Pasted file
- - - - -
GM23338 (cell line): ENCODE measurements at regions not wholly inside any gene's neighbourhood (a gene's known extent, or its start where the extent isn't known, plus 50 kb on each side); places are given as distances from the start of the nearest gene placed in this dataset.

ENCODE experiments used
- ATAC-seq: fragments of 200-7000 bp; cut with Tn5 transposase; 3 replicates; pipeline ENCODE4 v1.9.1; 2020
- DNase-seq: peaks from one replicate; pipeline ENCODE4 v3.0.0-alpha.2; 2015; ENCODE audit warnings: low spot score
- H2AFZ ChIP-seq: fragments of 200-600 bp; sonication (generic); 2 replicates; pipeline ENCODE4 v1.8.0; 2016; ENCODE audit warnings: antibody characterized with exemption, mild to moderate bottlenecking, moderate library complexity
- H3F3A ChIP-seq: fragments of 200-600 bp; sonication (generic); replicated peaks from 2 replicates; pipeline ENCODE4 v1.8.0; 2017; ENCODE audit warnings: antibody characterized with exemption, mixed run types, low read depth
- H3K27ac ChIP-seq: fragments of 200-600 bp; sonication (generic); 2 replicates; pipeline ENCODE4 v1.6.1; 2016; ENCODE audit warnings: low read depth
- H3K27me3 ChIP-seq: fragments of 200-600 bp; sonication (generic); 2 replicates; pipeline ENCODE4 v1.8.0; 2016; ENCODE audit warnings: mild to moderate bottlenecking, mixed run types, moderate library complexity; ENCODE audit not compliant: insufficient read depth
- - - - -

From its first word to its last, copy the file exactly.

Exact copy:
GM23338 (cell line): ENCODE measurements at regions not wholly inside any gene's neighbourhood (a gene's known extent, or its start where the extent isn't known, plus 50 kb on each side); places are given as distances from the start of the nearest gene placed in this dataset.

ENCODE experiments used
- ATAC-seq: fragments of 200-7000 bp; cut with Tn5 transposase; 3 replicates; pipeline ENCODE4 v1.9.1; 2020
- DNase-seq: peaks from one replicate; pipeline ENCODE4 v3.0.0-alpha.2; 2015; ENCODE audit warnings: low spot score
- H2AFZ ChIP-seq: fragments of 200-600 bp; sonication (generic); 2 replicates; pipeline ENCODE4 v1.8.0; 2016; ENCODE audit warnings: antibody characterized with exemption, mild to moderate bottlenecking, moderate library complexity
- H3F3A ChIP-seq: fragments of 200-600 bp; sonication (generic); replicated peaks from 2 replicates; pipeline ENCODE4 v1.8.0; 2017; ENCODE audit warnings: antibody characterized with exemption, mixed run types, low read depth
- H3K27ac ChIP-seq: fragments of 200-600 bp; sonication (generic); 2 replicates; pipeline ENCODE4 v1.6.1; 2016; ENCODE audit warnings: low read depth
- H3K27me3 ChIP-seq: fragments of 200-600 bp; sonication (generic); 2 replicates; pipeline ENCODE4 v1.8.0; 2016; ENCODE audit warnings: mild to moderate bottlenecking, mixed run types, moderate library complexity; ENCODE audit not compliant: insufficient read depth